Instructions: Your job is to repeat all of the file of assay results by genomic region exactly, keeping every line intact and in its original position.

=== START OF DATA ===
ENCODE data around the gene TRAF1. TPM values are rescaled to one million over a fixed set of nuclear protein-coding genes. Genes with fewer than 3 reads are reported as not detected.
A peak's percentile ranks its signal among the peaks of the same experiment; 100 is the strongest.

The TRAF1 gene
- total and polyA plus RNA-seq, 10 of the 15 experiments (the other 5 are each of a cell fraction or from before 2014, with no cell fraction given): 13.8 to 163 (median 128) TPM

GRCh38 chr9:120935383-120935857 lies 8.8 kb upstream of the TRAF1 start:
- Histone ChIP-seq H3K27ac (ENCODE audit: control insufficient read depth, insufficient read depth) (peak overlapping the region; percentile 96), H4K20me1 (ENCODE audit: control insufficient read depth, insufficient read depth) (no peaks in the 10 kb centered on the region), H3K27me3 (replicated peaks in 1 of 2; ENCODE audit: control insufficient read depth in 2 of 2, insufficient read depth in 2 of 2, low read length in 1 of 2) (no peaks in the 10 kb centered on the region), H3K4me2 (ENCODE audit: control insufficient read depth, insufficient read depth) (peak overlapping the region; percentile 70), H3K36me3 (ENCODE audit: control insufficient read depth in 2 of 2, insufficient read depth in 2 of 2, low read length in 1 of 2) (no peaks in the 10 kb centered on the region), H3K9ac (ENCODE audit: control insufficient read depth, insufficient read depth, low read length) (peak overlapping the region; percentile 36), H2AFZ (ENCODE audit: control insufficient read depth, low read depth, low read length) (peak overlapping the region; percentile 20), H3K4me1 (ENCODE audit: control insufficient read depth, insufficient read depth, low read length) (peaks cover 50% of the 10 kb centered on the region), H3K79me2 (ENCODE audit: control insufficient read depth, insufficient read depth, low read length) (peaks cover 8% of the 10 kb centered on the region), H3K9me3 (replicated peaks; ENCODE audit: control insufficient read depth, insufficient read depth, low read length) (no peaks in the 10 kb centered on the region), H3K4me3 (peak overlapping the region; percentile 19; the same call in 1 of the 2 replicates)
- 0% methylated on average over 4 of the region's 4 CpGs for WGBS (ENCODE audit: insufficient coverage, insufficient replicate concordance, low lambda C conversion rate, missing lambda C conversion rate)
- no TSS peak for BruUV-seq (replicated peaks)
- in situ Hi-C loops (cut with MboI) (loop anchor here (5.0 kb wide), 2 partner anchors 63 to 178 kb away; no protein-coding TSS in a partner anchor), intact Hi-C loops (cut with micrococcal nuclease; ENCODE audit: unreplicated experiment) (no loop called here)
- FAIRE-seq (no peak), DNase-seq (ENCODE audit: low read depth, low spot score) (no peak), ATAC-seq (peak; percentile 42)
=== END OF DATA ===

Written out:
ENCODE data around the gene TRAF1. TPM values are rescaled to one million over a fixed set of nuclear protein-coding genes. Genes with fewer than 3 reads are reported as not detected.
A peak's percentile ranks its signal among the peaks of the same experiment; 100 is the strongest.

The TRAF1 gene
- total and polyA plus RNA-seq, 10 of the 15 experiments (the other 5 are each of a cell fraction or from before 2014, with no cell fraction given): 13.8 to 163 (median 128) TPM

GRCh38 chr9:120935383-120935857 lies 8.8 kb upstream of the TRAF1 start:
- Histone ChIP-seq H3K27ac (ENCODE audit: control insufficient read depth, insufficient read depth) (peak overlapping the region; percentile 96), H4K20me1 (ENCODE audit: control insufficient read depth, insufficient read depth) (no peaks in the 10 kb centered on the region), H3K27me3 (replicated peaks in 1 of 2; ENCODE audit: control insufficient read depth in 2 of 2, insufficient read depth in 2 of 2, low read length in 1 of 2) (no peaks in the 10 kb centered on the region), H3K4me2 (ENCODE audit: control insufficient read depth, insufficient read depth) (peak overlapping the region; percentile 70), H3K36me3 (ENCODE audit: control insufficient read depth in 2 of 2, insufficient read depth in 2 of 2, low read length in 1 of 2) (no peaks in the 10 kb centered on the region), H3K9ac (ENCODE audit: control insufficient read depth, insufficient read depth, low read length) (peak overlapping the region; percentile 36), H2AFZ (ENCODE audit: control insufficient read depth, low read depth, low read length) (peak overlapping the region; percentile 20), H3K4me1 (ENCODE audit: control insufficient read depth, insufficient read depth, low read length) (peaks cover 50% of the 10 kb centered on the region), H3K79me2 (ENCODE audit: control insufficient read depth, insufficient read depth, low read length) (peaks cover 8% of the 10 kb centered on the region), H3K9me3 (replicated peaks; ENCODE audit: control insufficient read depth, insufficient read depth, low read length) (no peaks in the 10 kb centered on the region), H3K4me3 (peak overlapping the region; percentile 19; the same call in 1 of the 2 replicates)
- 0% methylated on average over 4 of the region's 4 CpGs for WGBS (ENCODE audit: insufficient coverage, insufficient replicate concordance, low lambda C conversion rate, missing lambda C conversion rate)
- no TSS peak for BruUV-seq (replicated peaks)
- in situ Hi-C loops (cut with MboI) (loop anchor here (5.0 kb wide), 2 partner anchors 63 to 178 kb away; no protein-coding TSS in a partner anchor), intact Hi-C loops (cut with micrococcal nuclease; ENCODE audit: unreplicated experiment) (no loop called here)
- FAIRE-seq (no peak), DNase-seq (ENCODE audit: low read depth, low spot score) (no peak), ATAC-seq (peak; percentile 42)